Iran votes for new president with an eye on nuclear deal, hardliner cleric tipped to win

Iran presidential polls 2021: Ebrahim Raisi, is seen as the dominant front-runner in a field of just four candidates. If elected, he would be the first serving Iranian president sanctioned by the US government even before entering office
An Iranian woman walks past banners of ultraconservative cleric and presidential candidate Ebrahim Raisi, in Tehran, on June 17, 2021, on the eve of the Islamic republic's presidential election. (ATTA KENARE / AFP)
An Iranian woman walks past banners of ultraconservative cleric and presidential candidate Ebrahim Raisi, in Tehran, on June 17, 2021, on the eve of the Islamic republic's presidential election. (ATTA KENARE / AFP)
Published on Jun 18, 2021 08:59 AM IST
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By | Edited by Joydeep Bose

Presidential polls in Iran began on Friday as citizens queued up for voting in an election that is seen to be overwhelmingly in favour of ultraconservative hardline cleric Ebrahim Raisi, a protege of Supreme Leader Ayatollah Ali Khamenei. The current president, Hassan Rouhani, is widely supported but is forbidden under the constitution from serving a third four-year term. That he might be succeeded by Khamenei's conservative ally fueling public apathy and sparking calls for a boycott in the Islamic Republic, reported the Associated Press.

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Iran's supreme leader, Ayatollah Ali Khamenei, cast the first vote just after 7am (0230 GMT) at a specially installed ballot box at a mosque adjoining his offices in the capital, according to updates provided by the news agency AFP. He then urged Iran's nearly 60 million eligible voters to follow suit, saying: "The sooner you perform this task and duty, the better. Everything that the Iranian people do today until tonight, by going to the polls and voting, serves to build their future."

Polls close at midnight (1930 GMT), and possibly two hours later, with results expected around noon Saturday.

What a potential Raisi win means for Iran

Khamenei's ally, Ebrahim Raisi, is seen as the dominant front-runner in a field of just four candidates. If elected, he would be the first serving Iranian president sanctioned by the US government even before entering office over his involvement in the mass execution of political prisoners in 1988, as well as his time as the head of Iran’s internationally criticized judiciary — one of the world’s top executioners.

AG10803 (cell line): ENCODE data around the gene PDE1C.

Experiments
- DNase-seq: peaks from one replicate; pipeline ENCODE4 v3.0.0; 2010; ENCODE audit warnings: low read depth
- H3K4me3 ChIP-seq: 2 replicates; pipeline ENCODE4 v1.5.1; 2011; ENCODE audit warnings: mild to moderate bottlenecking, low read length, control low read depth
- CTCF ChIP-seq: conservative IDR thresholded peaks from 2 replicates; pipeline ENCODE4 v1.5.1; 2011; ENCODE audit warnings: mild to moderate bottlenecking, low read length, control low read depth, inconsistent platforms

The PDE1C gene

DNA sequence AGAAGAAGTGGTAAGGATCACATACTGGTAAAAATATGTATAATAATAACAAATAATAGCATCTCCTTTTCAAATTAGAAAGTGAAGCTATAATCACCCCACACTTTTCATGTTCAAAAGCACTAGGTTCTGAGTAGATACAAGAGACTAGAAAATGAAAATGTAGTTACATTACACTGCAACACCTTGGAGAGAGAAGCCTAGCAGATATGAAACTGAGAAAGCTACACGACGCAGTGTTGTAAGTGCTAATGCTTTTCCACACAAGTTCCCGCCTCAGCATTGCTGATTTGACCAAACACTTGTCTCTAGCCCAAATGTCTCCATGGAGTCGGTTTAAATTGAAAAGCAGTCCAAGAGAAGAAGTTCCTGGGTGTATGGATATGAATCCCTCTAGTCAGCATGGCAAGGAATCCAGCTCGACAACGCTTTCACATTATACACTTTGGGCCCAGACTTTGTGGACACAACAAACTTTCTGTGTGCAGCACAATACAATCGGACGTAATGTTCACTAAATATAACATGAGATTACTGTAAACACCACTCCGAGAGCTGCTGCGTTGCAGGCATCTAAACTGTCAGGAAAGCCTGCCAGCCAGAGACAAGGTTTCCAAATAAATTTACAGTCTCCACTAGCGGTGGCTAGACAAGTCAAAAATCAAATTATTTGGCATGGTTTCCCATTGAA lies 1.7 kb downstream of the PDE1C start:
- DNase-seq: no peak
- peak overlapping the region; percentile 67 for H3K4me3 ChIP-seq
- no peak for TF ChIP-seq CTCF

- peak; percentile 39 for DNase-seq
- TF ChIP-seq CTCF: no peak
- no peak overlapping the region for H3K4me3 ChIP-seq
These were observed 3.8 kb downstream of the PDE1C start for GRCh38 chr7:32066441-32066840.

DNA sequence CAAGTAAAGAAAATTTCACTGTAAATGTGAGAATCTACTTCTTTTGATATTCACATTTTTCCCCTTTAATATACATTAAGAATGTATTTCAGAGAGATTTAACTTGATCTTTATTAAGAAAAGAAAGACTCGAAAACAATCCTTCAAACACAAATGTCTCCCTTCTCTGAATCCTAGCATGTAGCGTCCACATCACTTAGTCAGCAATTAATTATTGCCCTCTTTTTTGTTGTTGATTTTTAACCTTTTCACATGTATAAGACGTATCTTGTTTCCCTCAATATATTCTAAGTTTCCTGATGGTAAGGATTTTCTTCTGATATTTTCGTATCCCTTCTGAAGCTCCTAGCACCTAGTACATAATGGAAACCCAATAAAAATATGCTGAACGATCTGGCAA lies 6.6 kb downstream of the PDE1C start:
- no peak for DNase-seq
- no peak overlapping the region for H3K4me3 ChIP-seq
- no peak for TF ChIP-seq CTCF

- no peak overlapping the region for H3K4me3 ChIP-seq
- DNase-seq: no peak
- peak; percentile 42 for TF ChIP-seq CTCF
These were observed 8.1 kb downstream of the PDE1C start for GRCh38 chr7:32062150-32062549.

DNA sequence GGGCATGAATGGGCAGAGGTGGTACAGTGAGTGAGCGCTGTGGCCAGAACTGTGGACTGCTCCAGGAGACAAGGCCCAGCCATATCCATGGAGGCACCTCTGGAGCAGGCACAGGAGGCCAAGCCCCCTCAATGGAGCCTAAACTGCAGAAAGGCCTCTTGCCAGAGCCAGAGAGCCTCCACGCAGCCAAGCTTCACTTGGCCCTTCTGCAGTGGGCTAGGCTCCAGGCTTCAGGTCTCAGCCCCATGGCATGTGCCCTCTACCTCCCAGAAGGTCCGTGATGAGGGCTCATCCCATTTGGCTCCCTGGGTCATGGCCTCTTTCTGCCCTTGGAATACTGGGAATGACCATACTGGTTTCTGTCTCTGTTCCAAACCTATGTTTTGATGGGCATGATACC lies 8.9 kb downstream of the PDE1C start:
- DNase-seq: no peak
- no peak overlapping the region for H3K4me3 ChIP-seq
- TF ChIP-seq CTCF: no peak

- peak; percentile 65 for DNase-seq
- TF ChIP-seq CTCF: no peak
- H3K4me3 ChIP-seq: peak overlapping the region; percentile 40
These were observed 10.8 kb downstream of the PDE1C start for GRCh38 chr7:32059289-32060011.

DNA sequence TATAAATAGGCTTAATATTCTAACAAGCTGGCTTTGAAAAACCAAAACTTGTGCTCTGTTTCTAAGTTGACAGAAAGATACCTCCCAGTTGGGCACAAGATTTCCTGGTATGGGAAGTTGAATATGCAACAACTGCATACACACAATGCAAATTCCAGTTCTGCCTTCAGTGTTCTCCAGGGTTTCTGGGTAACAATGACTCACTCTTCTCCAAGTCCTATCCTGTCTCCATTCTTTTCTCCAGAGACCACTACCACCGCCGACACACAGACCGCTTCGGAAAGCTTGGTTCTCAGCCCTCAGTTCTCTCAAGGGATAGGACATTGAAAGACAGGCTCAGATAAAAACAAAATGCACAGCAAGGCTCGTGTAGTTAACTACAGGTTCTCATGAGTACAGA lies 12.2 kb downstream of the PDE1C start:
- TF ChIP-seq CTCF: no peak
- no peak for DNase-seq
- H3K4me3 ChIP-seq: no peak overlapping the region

It also would firmly put hard-liners in control across the Iranian government as negotiations in Vienna continue over trying to save Tehran’s tattered nuclear deal with world powers as it enriches uranium to the closest point yet to weapons-grade levels. Tensions remain high with both the U.S. and Israel, which is believed to have carried out a series of attacks targeting Iranian nuclear sites and assassinating the scientist who created its military atomic program decades earlier.

Iran's nuclear deal and the ultraconservative camp

Outgoing president Hassan Rouhani's key achievement was the landmark 2015 deal with world powers under which Iran pledged to limit its nuclear programme and refrain from acquiring the atomic bomb in return for sanctions relief. But high hopes for greater prosperity and a reopening to the world were crushed in 2018 when then-US President Donald Trump withdrew from the accord and launched an economic and diplomatic "maximum pressure" campaign against Iran.

As old and new US sanctions hit Iran, trade dried up and foreign companies bolted. The economy nosedived and spiralling prices fuelled repeated bouts of social unrest which were put down by security forces.

Iran's ultraconservative camp -- which deeply distrusts the United States, labelled the "Great Satan" or the "Global Arrogance" in the Islamic republic -- attacked Rouhani over the failing deal. They swept parliament early last year and now look set to claim the presidency in the nationwide poll that will also elect municipal and other officials.


(With inputs from agencies)

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Tuesday, January 18, 2022